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AWEX EMI 1177 +11
Micron 17 1855 +71
Micron 18 1632 +49
Micron 19 1456 +15
Micron 20 1364 +18
Micron 21 1345 +16
Micron 22 1336n +86
Micron 25 736n +14
Micron 26 530 +4
Micron 28 345 -
Micron 30 313 -9
Micron 32 295 -5
MCar 679 +3

Building biodiversity & natural capital

The Farming for the Future program recently issued five case studies of woolgrowers that are managing investment in their property’s natural capital (environmental assets such as soil, water and vegetation) in a way that maximises both business prosperity and environmental returns including biodiversity.

PHOTO: Tetra Images

Consumers, brands and regulatory bodies are increasingly wanting evidence that farmers are responsibly managing their farm’s natural resources. Furthermore, there are market signals that they have expectations for farmers to adopt practices that actually build their farm’s natural capital.

In response, and as part of a broad strategy to help Australian woolgrowers increase demand for their wool, AWI is co-investing in the Farming for the Future program to demonstrate to woolgrowers the business case for improving their farms’ natural capital including biodiversity.

Farming for the Future is a significant national research program initiated by the philanthropic Macdoch Foundation and is supported by other philanthropists and industry partners including the National Farmers’ Federation and MLA.

“AWI’s participation in the Farming for the Future program seeks to provide evidence and the business case for interested Australian woolgrowers to simultaneously improve their natural capital and also meet market requirements,” said AWI’s Program Manager, Fibre Advocacy & Eco Credentials, Angus Ireland.

“The program is developing supporting tools that make this evidence relevant and accessible to woolgrowers, to inform their business planning and decision making, with specific insights on biodiversity. This new set of five case studies is the program’s first set of outputs for woolgrowers.”

Jo and Greg Bear


PHOTO: Jo Bear

  • 'Tiverton', Loddon Vale, north central Victoria (4,500 ha)
  • Specialist woolgrower (medium micron) and lamb production (6,600 ewes)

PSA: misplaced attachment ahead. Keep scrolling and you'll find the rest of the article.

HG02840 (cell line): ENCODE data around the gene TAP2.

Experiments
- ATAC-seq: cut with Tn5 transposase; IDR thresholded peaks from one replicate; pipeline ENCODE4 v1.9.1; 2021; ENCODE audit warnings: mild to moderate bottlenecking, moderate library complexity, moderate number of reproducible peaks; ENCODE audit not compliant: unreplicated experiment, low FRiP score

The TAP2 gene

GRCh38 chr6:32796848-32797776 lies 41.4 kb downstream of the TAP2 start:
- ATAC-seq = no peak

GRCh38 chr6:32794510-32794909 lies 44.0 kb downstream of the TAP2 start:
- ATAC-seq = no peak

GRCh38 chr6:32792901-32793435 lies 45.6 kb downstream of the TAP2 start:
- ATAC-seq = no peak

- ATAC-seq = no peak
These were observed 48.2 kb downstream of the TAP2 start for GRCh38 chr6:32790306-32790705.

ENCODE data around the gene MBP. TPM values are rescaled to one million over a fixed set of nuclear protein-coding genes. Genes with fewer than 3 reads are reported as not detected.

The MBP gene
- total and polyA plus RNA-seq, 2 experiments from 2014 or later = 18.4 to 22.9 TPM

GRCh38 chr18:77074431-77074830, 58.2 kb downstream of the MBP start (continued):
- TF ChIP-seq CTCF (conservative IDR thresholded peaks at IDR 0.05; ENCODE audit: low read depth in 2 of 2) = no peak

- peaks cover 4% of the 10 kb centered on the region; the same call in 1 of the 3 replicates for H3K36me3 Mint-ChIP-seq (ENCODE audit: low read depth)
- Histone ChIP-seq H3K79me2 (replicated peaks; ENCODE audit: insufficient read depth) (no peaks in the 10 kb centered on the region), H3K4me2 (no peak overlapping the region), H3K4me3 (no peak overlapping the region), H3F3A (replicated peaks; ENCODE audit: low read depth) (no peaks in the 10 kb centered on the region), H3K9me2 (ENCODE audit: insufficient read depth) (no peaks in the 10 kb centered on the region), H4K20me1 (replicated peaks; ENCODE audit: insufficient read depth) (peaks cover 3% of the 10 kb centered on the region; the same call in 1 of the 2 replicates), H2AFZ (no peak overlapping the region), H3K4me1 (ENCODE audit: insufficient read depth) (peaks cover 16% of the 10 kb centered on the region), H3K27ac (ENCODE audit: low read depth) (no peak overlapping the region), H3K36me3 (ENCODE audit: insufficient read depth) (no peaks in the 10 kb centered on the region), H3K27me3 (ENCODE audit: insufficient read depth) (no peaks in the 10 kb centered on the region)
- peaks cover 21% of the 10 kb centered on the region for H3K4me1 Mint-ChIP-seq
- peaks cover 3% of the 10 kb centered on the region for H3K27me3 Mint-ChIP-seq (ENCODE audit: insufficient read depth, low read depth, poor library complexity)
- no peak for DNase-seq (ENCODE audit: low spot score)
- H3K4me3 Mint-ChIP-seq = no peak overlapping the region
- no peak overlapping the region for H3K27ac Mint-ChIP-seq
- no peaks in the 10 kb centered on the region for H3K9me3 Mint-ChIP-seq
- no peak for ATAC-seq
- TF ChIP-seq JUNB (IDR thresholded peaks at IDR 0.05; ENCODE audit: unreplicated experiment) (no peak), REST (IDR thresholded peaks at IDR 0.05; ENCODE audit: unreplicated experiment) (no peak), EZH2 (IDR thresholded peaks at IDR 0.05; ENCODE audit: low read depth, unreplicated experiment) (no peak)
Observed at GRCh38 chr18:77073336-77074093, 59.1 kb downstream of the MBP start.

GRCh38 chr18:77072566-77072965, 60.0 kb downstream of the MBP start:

• Download the case study here

John and Isabelle Atkinson


PHOTO: Alex Maisey

  • ‘Maitland’, Campbell Town, Tasmania (3,840 ha)
  • Mixed enterprise sheep and cropping (superfine Merino wool); 5,700 head of Merinos including 1,900 breeding ewes
  • Download the case study here

Will and Nina Bennett


PHOTO: Alex Maisey

  • ‘Ashby’, Ross, Tasmania (4,000 ha)
  • Merino sheep and mixed cropping (superfine Merino wool); 20,000 Merinos (11,000 breeding ewes)
  • Download the case study here

Angus and Lucy Maurice


PHOTO: Angus Maurice

  • ‘Gillinghall’, Wellington, central west NSW (2,520 ha)
  • Mixed enterprise sheep, cropping and eggs (18-micron Merino); 2,800 Merino ewes
  • Download the case study here

Stuart Hutton, ‘Fern Hill’, Guyra NSW


Stuart Hutton and his partner Susan. PHOTO: Alex Maisey

For woolgrower Stuart Hutton on the Northern Tablelands of NSW, a careful revision to a grazing strategy – with a focus on simplicity, improving biodiversity, and soil health – has stood the test of time through droughts and flooding rains.

At the top of a range on the Northern Tablelands of NSW is ‘Fern Hill’, a 1,000 ha farm owned by Stuart Hutton whose business comprises 60% Merino wool and 40% cattle. He currently runs 1,000 ewes, 950 lambs and 500-600 wethers. They are a plainer bodied sheep that require no mulesing, with 15-17 micron wool of a bold or crimping type.

The landscape of rolling hills at ‘Fern Hill’ creates a mosaic of vegetation types interspersed among lush paddocks, with stringybark woodland on basalt hills, patches of open grassy box woodland, and peppermint forest along wetter gullies.

Growing up on ‘Fern Hill’, Stuart observed first-hand profound changes to farm management – and the effects these changes had on the land.

“We used to see Scarlet Robins regularly when we were children. After that we started on the clearing regime. And then they declined,” Stuart said. Eventually, this species disappeared from the farm completely.

As a young adult, Stuart became frustrated with the stress and time commitment associated with spraying pastures and using chemicals.